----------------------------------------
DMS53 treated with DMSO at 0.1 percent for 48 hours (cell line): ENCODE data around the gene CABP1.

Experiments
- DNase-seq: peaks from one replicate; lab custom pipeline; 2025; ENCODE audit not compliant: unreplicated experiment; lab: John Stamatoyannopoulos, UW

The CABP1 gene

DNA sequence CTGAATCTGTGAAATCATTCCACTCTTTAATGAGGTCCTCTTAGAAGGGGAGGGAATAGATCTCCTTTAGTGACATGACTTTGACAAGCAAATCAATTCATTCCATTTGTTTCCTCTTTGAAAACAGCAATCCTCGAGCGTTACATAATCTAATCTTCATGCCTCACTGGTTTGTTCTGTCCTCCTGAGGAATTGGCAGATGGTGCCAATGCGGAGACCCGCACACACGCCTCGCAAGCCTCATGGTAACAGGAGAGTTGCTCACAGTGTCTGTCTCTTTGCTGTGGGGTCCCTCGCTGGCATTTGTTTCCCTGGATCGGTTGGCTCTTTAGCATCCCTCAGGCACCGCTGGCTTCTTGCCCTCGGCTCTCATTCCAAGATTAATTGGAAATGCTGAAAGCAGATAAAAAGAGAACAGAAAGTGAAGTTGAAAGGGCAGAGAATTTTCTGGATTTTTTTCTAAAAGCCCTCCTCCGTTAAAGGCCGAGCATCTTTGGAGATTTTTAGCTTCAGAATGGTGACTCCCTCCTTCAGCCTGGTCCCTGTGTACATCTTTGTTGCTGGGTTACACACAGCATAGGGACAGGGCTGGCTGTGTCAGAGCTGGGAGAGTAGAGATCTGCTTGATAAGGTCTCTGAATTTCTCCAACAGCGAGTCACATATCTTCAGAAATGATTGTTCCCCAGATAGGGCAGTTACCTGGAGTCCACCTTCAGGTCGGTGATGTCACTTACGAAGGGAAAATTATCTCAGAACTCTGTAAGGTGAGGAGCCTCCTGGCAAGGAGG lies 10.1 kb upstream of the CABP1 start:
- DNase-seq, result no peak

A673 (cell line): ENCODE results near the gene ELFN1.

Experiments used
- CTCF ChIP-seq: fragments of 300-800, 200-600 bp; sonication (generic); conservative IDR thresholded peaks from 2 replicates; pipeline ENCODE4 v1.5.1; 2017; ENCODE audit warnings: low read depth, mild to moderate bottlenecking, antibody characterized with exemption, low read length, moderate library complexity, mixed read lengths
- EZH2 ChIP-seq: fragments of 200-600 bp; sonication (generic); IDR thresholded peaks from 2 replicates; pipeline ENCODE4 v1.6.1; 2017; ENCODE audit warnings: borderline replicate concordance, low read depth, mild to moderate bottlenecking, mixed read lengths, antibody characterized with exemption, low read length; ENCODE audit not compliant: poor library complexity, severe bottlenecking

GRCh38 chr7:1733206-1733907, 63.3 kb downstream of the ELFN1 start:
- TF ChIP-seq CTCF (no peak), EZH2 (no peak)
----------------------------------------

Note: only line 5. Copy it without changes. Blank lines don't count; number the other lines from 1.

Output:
DNA sequence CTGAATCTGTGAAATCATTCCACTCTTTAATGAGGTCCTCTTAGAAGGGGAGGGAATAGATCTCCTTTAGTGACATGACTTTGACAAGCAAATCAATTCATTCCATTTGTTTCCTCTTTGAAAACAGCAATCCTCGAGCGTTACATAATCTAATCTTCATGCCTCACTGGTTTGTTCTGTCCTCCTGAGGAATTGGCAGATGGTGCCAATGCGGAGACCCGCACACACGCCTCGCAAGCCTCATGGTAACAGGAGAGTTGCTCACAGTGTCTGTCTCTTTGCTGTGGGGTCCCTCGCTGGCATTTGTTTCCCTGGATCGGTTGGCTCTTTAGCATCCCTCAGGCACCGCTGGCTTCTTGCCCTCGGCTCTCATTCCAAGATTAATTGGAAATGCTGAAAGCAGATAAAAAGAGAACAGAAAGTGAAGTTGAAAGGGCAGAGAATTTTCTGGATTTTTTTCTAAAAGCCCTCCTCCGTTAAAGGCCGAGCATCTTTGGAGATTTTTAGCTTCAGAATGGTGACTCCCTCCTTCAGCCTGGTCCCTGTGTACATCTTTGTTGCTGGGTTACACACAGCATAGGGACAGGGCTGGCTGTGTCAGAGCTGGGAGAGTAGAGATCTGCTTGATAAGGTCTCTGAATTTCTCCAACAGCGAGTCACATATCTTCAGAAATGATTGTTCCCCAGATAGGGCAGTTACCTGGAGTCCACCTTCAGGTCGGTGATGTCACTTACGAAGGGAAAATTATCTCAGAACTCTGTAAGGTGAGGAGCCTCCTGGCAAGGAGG lies 10.1 kb upstream of the CABP1 start: